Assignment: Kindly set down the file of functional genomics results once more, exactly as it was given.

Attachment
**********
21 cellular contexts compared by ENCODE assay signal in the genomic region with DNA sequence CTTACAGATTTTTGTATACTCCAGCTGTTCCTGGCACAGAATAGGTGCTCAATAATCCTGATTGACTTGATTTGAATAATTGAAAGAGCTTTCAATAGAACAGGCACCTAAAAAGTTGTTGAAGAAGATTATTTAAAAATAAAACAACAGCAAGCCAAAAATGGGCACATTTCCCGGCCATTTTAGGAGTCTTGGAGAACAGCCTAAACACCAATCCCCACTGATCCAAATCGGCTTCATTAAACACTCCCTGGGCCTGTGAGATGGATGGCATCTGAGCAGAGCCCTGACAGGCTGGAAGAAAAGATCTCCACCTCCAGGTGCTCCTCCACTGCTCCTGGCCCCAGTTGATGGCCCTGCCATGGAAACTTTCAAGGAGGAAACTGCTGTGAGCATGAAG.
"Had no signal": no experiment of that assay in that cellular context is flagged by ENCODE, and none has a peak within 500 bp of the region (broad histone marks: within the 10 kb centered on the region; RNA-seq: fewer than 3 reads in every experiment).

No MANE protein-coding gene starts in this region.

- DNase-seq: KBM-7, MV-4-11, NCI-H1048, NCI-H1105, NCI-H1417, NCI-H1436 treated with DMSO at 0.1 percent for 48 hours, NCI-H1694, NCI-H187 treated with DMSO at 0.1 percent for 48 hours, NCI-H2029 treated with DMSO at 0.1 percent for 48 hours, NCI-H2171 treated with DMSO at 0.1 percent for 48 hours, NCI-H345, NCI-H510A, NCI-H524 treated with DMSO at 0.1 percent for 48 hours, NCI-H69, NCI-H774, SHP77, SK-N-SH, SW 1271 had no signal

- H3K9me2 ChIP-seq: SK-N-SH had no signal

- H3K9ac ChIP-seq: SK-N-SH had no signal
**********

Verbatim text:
21 cellular contexts compared by ENCODE assay signal in the genomic region with DNA sequence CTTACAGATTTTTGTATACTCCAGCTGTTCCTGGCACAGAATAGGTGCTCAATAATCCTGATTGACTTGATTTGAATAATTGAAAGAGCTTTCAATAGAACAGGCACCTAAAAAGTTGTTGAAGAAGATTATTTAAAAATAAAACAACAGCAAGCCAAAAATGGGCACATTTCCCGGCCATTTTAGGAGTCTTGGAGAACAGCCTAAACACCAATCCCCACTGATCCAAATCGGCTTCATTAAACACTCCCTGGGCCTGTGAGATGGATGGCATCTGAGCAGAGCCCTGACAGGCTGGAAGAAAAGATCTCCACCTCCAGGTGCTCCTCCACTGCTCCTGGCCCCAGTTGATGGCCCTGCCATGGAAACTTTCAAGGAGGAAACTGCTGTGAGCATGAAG.
"Had no signal": no experiment of that assay in that cellular context is flagged by ENCODE, and none has a peak within 500 bp of the region (broad histone marks: within the 10 kb centered on the region; RNA-seq: fewer than 3 reads in every experiment).

No MANE protein-coding gene starts in this region.

- DNase-seq: KBM-7, MV-4-11, NCI-H1048, NCI-H1105, NCI-H1417, NCI-H1436 treated with DMSO at 0.1 percent for 48 hours, NCI-H1694, NCI-H187 treated with DMSO at 0.1 percent for 48 hours, NCI-H2029 treated with DMSO at 0.1 percent for 48 hours, NCI-H2171 treated with DMSO at 0.1 percent for 48 hours, NCI-H345, NCI-H510A, NCI-H524 treated with DMSO at 0.1 percent for 48 hours, NCI-H69, NCI-H774, SHP77, SK-N-SH, SW 1271 had no signal

- H3K9me2 ChIP-seq: SK-N-SH had no signal

- H3K9ac ChIP-seq: SK-N-SH had no signal